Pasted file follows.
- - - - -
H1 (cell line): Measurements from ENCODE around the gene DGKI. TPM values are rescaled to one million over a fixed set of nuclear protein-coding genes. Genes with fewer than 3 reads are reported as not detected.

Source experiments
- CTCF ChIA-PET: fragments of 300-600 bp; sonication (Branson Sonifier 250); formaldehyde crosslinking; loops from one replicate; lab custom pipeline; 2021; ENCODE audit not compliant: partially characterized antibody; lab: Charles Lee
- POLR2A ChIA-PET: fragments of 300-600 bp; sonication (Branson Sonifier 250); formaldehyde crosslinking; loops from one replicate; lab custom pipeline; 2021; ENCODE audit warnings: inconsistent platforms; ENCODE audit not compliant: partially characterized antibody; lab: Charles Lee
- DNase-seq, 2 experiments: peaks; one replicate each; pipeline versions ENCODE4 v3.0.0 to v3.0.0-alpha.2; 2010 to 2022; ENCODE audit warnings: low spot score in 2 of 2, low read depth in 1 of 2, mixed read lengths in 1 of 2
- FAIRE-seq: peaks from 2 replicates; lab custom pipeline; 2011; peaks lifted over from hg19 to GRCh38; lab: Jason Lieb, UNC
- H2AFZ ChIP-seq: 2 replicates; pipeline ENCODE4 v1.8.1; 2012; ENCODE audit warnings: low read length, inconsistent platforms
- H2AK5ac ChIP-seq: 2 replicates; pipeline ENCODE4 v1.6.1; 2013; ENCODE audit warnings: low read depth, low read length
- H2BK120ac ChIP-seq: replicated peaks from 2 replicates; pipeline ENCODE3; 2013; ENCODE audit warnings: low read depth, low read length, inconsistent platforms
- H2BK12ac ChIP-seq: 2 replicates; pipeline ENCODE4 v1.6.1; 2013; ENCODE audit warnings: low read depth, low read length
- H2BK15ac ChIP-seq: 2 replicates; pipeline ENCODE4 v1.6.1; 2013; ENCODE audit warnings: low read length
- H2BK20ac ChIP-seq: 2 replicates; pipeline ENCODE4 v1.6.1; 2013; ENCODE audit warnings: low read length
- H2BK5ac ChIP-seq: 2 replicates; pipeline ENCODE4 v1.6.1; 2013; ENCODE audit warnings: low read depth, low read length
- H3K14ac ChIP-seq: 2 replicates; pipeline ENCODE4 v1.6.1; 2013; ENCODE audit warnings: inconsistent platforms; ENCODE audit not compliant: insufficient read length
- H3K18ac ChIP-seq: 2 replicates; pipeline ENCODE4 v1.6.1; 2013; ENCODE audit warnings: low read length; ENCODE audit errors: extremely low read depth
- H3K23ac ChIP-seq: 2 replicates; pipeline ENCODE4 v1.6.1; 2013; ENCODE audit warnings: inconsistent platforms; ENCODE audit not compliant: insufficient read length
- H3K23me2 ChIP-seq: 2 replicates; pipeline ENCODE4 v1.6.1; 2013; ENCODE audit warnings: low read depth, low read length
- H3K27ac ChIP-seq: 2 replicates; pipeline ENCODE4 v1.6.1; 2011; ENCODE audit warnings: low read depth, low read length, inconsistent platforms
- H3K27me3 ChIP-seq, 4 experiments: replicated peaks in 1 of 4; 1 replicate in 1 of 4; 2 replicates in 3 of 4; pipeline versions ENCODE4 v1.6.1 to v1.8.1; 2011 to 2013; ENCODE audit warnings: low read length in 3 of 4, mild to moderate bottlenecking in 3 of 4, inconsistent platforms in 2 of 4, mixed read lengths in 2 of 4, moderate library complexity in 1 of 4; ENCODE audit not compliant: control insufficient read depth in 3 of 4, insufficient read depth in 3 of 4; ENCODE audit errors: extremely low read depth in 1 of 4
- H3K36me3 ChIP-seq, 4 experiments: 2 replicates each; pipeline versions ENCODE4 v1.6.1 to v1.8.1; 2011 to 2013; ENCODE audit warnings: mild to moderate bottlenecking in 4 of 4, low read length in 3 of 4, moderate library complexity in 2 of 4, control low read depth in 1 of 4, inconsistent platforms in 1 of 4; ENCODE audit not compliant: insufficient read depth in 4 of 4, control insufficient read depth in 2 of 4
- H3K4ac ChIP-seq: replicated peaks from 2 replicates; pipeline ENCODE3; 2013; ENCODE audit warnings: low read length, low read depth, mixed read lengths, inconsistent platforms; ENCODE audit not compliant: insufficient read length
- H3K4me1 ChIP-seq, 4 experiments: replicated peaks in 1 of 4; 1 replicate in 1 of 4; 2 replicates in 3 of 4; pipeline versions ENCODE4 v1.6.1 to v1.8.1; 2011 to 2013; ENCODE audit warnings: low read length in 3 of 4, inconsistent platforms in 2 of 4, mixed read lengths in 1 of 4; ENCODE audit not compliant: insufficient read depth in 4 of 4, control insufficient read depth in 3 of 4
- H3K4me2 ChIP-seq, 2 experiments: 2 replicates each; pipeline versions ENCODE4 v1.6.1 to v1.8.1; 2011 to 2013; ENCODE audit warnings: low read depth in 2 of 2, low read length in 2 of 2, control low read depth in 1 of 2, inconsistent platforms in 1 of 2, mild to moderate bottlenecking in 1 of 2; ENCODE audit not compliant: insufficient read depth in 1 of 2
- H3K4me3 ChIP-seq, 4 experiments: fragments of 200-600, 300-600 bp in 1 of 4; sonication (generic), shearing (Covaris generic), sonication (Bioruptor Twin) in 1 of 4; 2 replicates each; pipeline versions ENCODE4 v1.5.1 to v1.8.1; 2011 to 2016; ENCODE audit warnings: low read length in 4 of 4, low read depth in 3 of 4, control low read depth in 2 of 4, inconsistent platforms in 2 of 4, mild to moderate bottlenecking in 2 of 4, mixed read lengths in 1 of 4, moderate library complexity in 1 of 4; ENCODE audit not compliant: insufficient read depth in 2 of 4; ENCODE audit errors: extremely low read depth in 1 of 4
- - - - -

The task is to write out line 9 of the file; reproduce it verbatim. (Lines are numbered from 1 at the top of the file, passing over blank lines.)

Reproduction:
- H2BK120ac ChIP-seq: replicated peaks from 2 replicates; pipeline ENCODE3; 2013; ENCODE audit warnings: low read depth, low read length, inconsistent platforms